Jesus said in John 8:44 to the Jewish leaders, “You are of your father the devil.”  In 1 John chapter 3, John very clearly characterizes two families:  The children of God, and the children of the devil.  The children of God do not continue to commit sin, the children of the devil do, and so he makes the clear distinction between the two families.  The apostle Paul makes a clear distinction between children of light and children of darkness.  There is not simply one family of mankind under one universal fatherhood of God.  There are two families in the world:  the children of God and the children of the devil.

Jesus makes that abundantly clear.  There’s no way around that.  Peter says in 2 Peter 1:4 that only those who believe have been made “partakers of the divine nature.”  Only those of us who have been born again have been born into the family of God.  Only “as many as received him” had the right to be called “the sons of God,” John 1:12.  There are two families.  So the very statement of Jesus, “Our Father,” eliminates a world of unbelieving people. 

There’s a positive side to this, not just the elimination of that.  But the positive is, “Our Father” is an affirmation of an intimacy with God that is wondrous.  Because, you see, for most of the world the gods and/or god they worshipped was a very distant, remote, and fearful being.  Sadly, there was an amazing remoteness even in the Jewish thinking of Jesus’ day.  The Old Testament Jew, the saint of God in the Old Testament, understood something of the fatherhood of God.  There’s no question about that.  He understood that God was the Father.  I think they understood it more in a national sense than they did in a personal sense.  I think they understood it more in terms of God’s sort of overall care of the nation Israel than they ever understood the intimacy of a relationship with God as a personal Father.

I don’t think it was until Jesus came that men really understood the intimacy of God.  And I think that’s illustrated graphically when Philip says to Jesus, “Show us the Father,” and Jesus says, “Have you been so long with me, Philip, you don’t know if you’ve seen me, you’ve seen the father?”  I think it was Jesus that brought us the intimacy of that, but in the Old Testament, the Old Testament Jew really did understand God as a Father, more in a national sense than in a personal sense.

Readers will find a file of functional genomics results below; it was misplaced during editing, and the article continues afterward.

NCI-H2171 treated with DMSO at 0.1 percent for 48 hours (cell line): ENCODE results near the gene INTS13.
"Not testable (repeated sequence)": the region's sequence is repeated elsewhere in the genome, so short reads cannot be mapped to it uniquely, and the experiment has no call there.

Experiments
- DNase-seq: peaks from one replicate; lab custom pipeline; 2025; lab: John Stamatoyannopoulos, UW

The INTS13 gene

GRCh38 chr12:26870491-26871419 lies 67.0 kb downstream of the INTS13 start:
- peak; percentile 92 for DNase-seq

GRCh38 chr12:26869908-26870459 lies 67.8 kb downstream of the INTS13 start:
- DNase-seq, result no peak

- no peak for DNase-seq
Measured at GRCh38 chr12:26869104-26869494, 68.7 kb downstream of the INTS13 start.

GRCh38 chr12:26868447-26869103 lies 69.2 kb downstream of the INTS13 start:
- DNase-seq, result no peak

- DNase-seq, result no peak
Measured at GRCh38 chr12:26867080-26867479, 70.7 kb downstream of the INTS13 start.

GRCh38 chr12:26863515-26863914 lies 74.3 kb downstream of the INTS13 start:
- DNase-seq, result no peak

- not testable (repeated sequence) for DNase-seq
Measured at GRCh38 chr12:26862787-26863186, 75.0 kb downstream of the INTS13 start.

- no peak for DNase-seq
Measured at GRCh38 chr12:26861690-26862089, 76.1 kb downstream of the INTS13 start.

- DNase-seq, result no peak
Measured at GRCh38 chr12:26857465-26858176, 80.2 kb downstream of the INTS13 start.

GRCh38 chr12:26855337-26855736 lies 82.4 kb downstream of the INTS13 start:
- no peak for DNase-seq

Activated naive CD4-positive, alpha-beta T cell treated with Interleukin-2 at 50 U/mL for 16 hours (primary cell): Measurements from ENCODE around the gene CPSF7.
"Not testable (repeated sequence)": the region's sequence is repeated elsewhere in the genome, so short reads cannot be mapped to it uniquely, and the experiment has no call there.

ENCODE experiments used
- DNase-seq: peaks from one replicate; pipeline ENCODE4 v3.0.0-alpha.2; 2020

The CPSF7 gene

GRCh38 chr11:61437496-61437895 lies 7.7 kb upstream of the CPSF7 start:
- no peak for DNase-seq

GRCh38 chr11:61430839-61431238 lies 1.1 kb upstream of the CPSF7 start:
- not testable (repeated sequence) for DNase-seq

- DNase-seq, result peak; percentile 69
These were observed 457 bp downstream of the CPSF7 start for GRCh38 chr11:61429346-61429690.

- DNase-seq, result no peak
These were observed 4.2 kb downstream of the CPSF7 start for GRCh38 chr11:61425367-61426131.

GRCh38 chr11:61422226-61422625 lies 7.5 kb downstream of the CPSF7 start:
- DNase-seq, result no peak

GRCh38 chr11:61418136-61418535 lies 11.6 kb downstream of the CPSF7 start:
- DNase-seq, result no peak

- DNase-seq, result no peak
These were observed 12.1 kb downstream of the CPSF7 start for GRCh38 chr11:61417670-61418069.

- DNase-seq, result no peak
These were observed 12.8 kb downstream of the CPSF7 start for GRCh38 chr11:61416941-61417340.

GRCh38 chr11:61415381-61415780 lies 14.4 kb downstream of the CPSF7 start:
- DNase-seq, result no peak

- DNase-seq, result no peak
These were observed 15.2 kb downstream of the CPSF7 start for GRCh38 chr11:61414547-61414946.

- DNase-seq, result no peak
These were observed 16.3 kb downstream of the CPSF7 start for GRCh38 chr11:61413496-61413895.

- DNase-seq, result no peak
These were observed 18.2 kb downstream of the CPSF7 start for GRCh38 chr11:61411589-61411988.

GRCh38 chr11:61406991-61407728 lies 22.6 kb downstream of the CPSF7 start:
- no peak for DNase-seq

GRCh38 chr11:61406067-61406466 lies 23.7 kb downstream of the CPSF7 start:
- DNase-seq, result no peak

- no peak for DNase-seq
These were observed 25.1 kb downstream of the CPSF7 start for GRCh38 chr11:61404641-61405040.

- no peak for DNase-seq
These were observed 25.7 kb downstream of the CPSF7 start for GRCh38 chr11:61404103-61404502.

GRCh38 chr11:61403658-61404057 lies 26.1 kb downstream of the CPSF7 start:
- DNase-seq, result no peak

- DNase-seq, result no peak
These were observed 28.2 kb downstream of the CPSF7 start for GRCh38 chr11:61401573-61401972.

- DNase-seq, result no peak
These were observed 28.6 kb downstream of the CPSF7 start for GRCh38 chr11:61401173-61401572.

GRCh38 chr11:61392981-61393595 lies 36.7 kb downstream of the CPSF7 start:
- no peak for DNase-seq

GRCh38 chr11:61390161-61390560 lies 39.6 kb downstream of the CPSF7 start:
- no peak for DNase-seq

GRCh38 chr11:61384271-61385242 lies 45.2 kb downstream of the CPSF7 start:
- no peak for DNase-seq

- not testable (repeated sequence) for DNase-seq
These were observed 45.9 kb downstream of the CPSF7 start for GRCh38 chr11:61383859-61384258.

As time went on, and you come to the time of Jesus, they lost the Father concept of God.  God became more and more remote, and I don’t think it was God that moved.  I think they moved.  As they moved away from true religion, as they moved away from true worship, and they redefined their system to tolerate sinfulness, they cut themselves off from God’s fatherly care.  Therefore, they assumed that God was remote, and they even stopped using God’s names.  It became a blasphemous thing to even mention the name of God.  They had developed a wide gulf.  They had lost the sense of God’s fatherhood, even in a national way that they had known it in the past. 

And so when our dear Lord utters the term, “Our Father,” it is a shocking thing to them.  It awakens to them something lost long ago in the past.  It introduces a new kind of intimacy that they had never even understood.  “Our Father.” 

Let me take you back and just show you what the Jews in the Old Testament saw when they thought of that.  They knew God was a Father.  They understood something of what that meant.  For example, in Isaiah 64, you have a statement by Isaiah regarding the people of God, the people of Israel, that they had sinned grossly.  In verse 5 he says, “For we have sinned.”  For we have sinned.  Then, in verse 6, he describes them in very graphic terms.  “But we are all as an unclean thing, and all our righteousnesses are as filthy rags; and we all do fade as a leaf; and our iniquities, like the wind, have taken us away.”  Isaiah says, “God, we’re a mess.  We are a sinful people.  We have drifted way far away from that which is proper behavior.”